Friendship, a bond most of us associate with unconditional dedication and reliability, which brings us joy and companionship. But like every relationship, friendships are prone to having faultlines that we bring to it as people. Two people in any relationship bring to it their personal strengths and weaknesses. In most cases, it only adds to the charm of companionship. But what happens when someone’s personality turns a relationship toxic? Especially in friendships, toxicity creeps in subtly and it takes a long time for you to understand that it is unhealthy for you. However, even such draining relationships can arm you with valuable life lessons and teach you about yourself.
- Toxic friendships leave us feeling depleted and demotivated.
- However, they can also impart us valuable lessons that can last us a lifetime.
- Bouncing back from toxic friendships gets easier with ageing as our priorities and rationale shift.
- Toxic friendships can also help us be better people and empathetic to our other friends.
It takes two hands to clap
While it is easier to blame an unhealthy friendship on your friend, it is essential to ask oneself, just how and why did I end up with this person as my friend? Why did I tolerate her demanding nature or his pushy behaviour for so long before putting my foot down? Did I encourage my friend to cross me in some way? Did I make it easy for them to take me for granted?
All of us are prone to making poor judgements while making friends, but how fast do we distance ourselves from such people is crucial to our well-being in the longer run.
Remember that the aim is not to internalise blame in a friendship gone sour, but a self-check to ensure that you do not find yourself in a toxic company ever. And while there is no guarantee that you may not end in bad friendships ever again, you’ll be equipped in reading signs better, when things aren’t working out in a friendship. All of us are prone to making poor judgements while making friends, but how fast do we distance ourselves from such people is crucial to our well-being in the longer run. This is why a little self-analysis will last you a lifetime.
I can bounce back
A draining friendship affects us psychologically just like a bad relationship does. Betrayal, being pushed to the edge of our emotions, having to deal with constant scheming, friendship tests and mind games takes its toll. Only when a toxic friendship comes to a definite end, do we realise in what ways it had broken us. We are scared to make new friends, or just too exhausted to hang out with other people. Nursing a broken heart and confidence can be a tedious process. But we do manage to get over it sooner or later. What does that tell us about ourselves? That we are resilient, a quality necessary to survive in this brutal world.
Heartbreaks, betrayal and spats are indefinite in life. Bad experiences with people will come and go. But when let these things not affect you permanently, or just let them leave a cautionary nudge on your conscience, you know have evolved as a person.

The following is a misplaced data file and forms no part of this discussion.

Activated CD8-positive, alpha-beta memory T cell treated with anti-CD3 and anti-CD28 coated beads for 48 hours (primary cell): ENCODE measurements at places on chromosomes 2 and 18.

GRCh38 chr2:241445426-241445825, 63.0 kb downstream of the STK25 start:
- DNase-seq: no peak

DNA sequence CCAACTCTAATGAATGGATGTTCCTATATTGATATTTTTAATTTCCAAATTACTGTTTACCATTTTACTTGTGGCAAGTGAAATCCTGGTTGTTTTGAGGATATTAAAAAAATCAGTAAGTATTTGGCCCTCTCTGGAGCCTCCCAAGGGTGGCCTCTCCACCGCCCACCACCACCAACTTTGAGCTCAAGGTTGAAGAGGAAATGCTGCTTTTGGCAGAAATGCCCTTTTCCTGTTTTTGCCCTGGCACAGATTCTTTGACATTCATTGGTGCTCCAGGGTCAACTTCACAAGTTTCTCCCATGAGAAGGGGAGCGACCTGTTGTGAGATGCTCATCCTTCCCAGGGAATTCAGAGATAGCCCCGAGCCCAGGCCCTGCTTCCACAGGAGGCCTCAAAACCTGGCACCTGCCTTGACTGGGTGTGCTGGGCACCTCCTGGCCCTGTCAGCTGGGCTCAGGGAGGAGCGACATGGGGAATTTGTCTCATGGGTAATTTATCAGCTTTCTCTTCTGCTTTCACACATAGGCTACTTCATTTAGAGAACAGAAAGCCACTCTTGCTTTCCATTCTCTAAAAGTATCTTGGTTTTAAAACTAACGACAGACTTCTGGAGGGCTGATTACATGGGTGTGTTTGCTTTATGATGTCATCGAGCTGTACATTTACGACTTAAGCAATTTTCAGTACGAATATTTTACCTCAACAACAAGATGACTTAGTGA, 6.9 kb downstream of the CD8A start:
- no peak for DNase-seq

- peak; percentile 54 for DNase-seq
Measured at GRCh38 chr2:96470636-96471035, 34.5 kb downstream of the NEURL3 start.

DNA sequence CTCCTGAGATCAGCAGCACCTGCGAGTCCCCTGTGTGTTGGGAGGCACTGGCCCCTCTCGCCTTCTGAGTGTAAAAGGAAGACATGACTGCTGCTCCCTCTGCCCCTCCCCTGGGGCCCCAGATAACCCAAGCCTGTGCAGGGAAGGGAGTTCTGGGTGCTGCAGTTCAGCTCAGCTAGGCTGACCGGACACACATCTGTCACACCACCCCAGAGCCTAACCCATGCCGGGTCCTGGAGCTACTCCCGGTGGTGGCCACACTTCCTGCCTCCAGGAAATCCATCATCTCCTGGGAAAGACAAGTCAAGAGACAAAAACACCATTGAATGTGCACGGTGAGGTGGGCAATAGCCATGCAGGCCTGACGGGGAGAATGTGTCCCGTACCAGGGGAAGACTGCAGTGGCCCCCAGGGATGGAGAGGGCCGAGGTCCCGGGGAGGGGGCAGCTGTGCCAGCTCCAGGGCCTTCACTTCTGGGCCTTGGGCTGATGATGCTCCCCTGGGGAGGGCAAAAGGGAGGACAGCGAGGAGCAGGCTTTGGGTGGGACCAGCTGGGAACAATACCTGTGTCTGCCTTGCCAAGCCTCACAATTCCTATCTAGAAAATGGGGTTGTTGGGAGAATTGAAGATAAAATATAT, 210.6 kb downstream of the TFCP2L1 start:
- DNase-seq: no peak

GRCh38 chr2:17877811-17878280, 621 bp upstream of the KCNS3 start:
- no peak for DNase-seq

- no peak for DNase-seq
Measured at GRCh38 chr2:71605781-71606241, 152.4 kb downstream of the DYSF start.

Lesson to improve your own behaviour
Didn’t like the way your friend treated you? Well isn’t that a good lesson on how not to treat those around you. Toxic friendships are not just lessons in what kind of people you should stay away from, but also what kind of a person you shouldn’t let yourself become. It is easy to criticise someone else’s behaviour than look at your own. But toxic friendships help you be more empathetic towards your other friends.
If you truly care about a friend, you do not want to be a person who causes them hurt or brings them sadness. At the end of the day a better person is a better friend and correcting your behaviour based on mistakes others made only shows how much you care about them.
Toxic friendships are not just lessons in what kind of people you should stay away from, but also what kind of a person you shouldn’t let yourself become.
Age brings you strength
Is it me or it gets easier to deal with toxic friends as you age. I remember enduring a terrible close friendship in my twenties to a point that it broke me as a person. Perhaps it is all the romantic ideas that we carry around as teens and youngsters that makes it difficult to back out of a toxic friendship. We see it as a personal failure that we didn’t stand by a friend, so what if her or his behaviour wasn’t boding well for us.
With ageing, the priorities in life shift, and so does what we seek from friendships. Whereas in your twenties you may desire constant companionship and unquestionable loyalty, perhaps in your thirties all your heart desires from a friendship is some space and a patient year as and when required. Women especially, develop a no-nonsense attitude towards overbearing friends. We have so much on our plates and thankfully there is just no space left to accommodate a friend’s tantrums and unreasonable demands.
Choose your friends wisely, we are told in childhood. However, I feel that sometimes friendships just happen and sometimes they aren’t good for us. While you may have sworn unconditional devotion to each other always remember that your first priority should be you. Nothing teaches you to value your own integrity and dignity like a toxic friendship, once you show the courage to reject it. Besides, how can you be a good friend to others if aren’t to yourself?
Yamini Pustake Bhalerao is a writer with the SheThePeople team, in the Opinions section. The views expressed are the author’s own.